On the other hand, the defendant was very strong in denying the allegations. In fact, they claimed that the charges took place more than six years before the suit was filed in the court. Further more, their actions were not supposed to be interpreted as a conspiracy, but as legal activities done in a good faith with the sole aim of promoting competitive and healthy trade. At the same time, the alleged leases were legal and not in a violation of any legal provision.
In this regard, I would like to say that the court was supposed to rule in favor of the complainant. United Shoe Machinery Company and its associates did not comply with the legal provisions guarding the conduct of business organizations. Their intention to enter into a trade agreements was illegal because it was a conspiracy targeting the exclusion of other competing firms. If not checked, it would result into a monopoly and eventual control of the shoe business in the entire US in which it was enjoying a large share of the market.
The conducts of the defendant would greatly impact on the success of other competing firms in the market. It would create unfavorable conditions for their survival. Being that the defendant was the main shareholder in the market, gaining significant control would mean that it would eventually eliminate its small-sized competitors.
The law should protect businesses from unhealthy practices. Monopoly is not good because it leads to the production of low quality products and higher pricing. This is one way through which business organizations can formulate policies to exploit their consumers. However, the government should be involved in business activities particularly through legislations. If stringent laws are made to guard on the conduct of businessmen, they will ensure that they participate in legal activities which will eventually be of benefit to the clientele and other players in this sector (Walker, S., 2002). For instance, there should be no monopoly. Instead, everyone should be ready for a free market structure in which every investor is accorded equal chances of participating in the production, distribution and sale of any commodity.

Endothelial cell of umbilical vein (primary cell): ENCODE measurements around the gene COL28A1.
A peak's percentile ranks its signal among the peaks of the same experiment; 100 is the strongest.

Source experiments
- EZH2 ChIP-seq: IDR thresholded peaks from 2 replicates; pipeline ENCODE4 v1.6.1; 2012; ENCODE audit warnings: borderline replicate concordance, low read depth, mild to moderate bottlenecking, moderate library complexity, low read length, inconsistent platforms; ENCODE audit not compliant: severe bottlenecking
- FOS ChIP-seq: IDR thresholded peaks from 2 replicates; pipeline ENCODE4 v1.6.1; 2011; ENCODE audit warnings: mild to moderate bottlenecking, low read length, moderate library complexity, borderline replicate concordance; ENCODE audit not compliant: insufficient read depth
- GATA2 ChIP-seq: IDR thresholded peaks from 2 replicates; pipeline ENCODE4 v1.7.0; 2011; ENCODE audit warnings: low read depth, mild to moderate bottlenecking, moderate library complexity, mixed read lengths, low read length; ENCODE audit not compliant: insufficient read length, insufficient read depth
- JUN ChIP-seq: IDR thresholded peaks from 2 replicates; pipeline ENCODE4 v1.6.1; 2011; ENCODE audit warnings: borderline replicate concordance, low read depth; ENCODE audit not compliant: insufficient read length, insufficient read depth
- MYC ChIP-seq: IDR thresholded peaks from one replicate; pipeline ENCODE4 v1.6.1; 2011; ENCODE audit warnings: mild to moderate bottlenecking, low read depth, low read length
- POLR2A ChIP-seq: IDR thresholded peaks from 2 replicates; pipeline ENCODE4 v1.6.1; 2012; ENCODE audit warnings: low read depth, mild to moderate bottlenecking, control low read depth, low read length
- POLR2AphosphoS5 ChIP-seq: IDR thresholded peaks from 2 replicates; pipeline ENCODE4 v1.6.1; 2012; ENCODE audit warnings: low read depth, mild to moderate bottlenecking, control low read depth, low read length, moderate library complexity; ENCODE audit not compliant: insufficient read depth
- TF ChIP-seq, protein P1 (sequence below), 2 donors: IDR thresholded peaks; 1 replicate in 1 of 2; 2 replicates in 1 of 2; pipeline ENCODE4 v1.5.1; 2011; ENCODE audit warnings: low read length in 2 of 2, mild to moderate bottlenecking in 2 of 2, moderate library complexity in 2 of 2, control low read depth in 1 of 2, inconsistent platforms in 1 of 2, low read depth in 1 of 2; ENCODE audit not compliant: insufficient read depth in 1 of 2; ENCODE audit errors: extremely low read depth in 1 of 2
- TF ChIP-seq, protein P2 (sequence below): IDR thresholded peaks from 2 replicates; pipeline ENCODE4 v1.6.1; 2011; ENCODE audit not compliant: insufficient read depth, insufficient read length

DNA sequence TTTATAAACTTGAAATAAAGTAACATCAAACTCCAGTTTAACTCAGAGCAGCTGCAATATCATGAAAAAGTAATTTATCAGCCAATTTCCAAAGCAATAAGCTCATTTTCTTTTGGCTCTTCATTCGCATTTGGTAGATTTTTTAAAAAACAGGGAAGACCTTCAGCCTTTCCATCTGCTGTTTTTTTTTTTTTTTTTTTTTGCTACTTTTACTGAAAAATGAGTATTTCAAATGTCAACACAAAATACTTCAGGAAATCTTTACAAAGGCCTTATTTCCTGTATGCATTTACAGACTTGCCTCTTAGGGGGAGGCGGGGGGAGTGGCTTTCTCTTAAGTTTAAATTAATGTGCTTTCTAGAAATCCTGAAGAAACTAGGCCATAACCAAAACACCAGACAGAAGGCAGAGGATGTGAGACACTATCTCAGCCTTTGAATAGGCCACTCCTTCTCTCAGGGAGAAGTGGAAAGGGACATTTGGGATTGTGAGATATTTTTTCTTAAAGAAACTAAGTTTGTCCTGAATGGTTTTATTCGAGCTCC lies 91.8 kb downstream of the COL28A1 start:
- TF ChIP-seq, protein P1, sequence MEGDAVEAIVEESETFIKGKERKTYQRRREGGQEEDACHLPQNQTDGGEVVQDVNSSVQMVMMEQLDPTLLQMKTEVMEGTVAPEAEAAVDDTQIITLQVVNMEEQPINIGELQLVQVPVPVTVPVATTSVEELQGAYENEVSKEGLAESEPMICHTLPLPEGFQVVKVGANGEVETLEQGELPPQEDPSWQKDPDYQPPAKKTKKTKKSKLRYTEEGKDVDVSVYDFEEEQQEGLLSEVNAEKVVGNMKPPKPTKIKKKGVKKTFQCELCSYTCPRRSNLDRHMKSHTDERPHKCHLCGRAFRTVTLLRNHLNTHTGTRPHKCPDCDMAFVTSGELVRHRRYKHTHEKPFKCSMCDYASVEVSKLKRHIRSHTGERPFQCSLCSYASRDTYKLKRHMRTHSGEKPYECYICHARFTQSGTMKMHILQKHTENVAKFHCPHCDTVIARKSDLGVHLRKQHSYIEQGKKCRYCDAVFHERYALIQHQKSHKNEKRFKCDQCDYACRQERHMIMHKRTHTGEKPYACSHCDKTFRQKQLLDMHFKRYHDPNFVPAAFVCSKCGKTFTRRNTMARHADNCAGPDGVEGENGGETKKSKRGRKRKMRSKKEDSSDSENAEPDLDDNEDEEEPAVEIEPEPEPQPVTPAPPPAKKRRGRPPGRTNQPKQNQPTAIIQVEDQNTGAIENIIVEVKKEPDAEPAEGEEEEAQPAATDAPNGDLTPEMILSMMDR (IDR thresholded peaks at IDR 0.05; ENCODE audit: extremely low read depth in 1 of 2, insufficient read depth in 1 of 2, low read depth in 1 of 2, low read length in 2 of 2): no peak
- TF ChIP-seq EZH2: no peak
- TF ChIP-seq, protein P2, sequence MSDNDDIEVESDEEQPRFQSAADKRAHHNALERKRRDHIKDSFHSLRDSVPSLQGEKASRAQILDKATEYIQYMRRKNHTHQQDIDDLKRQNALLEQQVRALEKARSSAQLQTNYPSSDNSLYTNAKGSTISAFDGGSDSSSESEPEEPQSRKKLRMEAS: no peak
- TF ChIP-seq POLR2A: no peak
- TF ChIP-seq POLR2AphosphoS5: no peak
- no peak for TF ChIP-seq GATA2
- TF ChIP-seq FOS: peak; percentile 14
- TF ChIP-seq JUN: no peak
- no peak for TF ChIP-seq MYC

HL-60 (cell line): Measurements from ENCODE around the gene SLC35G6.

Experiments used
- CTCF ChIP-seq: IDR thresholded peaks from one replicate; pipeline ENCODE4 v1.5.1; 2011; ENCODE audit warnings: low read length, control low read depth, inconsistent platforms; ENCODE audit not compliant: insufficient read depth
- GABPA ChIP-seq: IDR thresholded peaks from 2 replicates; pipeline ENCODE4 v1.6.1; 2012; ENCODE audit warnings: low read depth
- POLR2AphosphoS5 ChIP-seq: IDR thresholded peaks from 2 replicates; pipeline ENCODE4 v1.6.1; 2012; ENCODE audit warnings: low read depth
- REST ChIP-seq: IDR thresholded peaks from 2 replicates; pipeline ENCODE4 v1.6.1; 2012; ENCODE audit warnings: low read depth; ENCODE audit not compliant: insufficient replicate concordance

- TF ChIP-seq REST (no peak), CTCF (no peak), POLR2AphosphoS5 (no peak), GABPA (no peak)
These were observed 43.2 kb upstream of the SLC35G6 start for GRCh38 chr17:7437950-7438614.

Any violation should be reported to the court of law. This is the same scenario in the case involving United Shoe Machinery Company and its counterparts against the state. No one should be barred from joining an available market. If there is a free entrance at all times, the existing and well established organizations will have to accept new arrivals. In this case, competition will be stiffer. Hence, making all the rival firms to improve on the quality of their products. This is one way through which legislation can ensure a smooth running of business activities.
The Supreme Court was supposed to rule in favor of the appellant. Its decision would be instrumental in shaping the conduct of businesspeople to ensure that they comply with the stipulations of these laws. They are crucial in determining a smooth running of business activities in the country (Glanville, W., 2007). Ethical business practices are very important. They can make each and every investor to put the interest of their competitors and clients primary to their own. United Shoe Machinery Company and its affiliates should take responsibility for their actions. They are not justified to exclude or eliminate any investor from the market. It is unethical and illegal to do this. It should be made accountable for its actions.
Glanville, W. (2007) Learning the Law. Eleventh Edition. Stevens.
Garland, D. (2002). "Of Crimes and Criminals". In Maguire, Mike, Rod Morgan, Robert Reiner.
The Oxford Handbook of Criminology, 3rd edition. Oxford University Press. p. 20.
Walker, S. (2002). "Origins of the Contemporary Criminal Justice Paradigm: The American Bar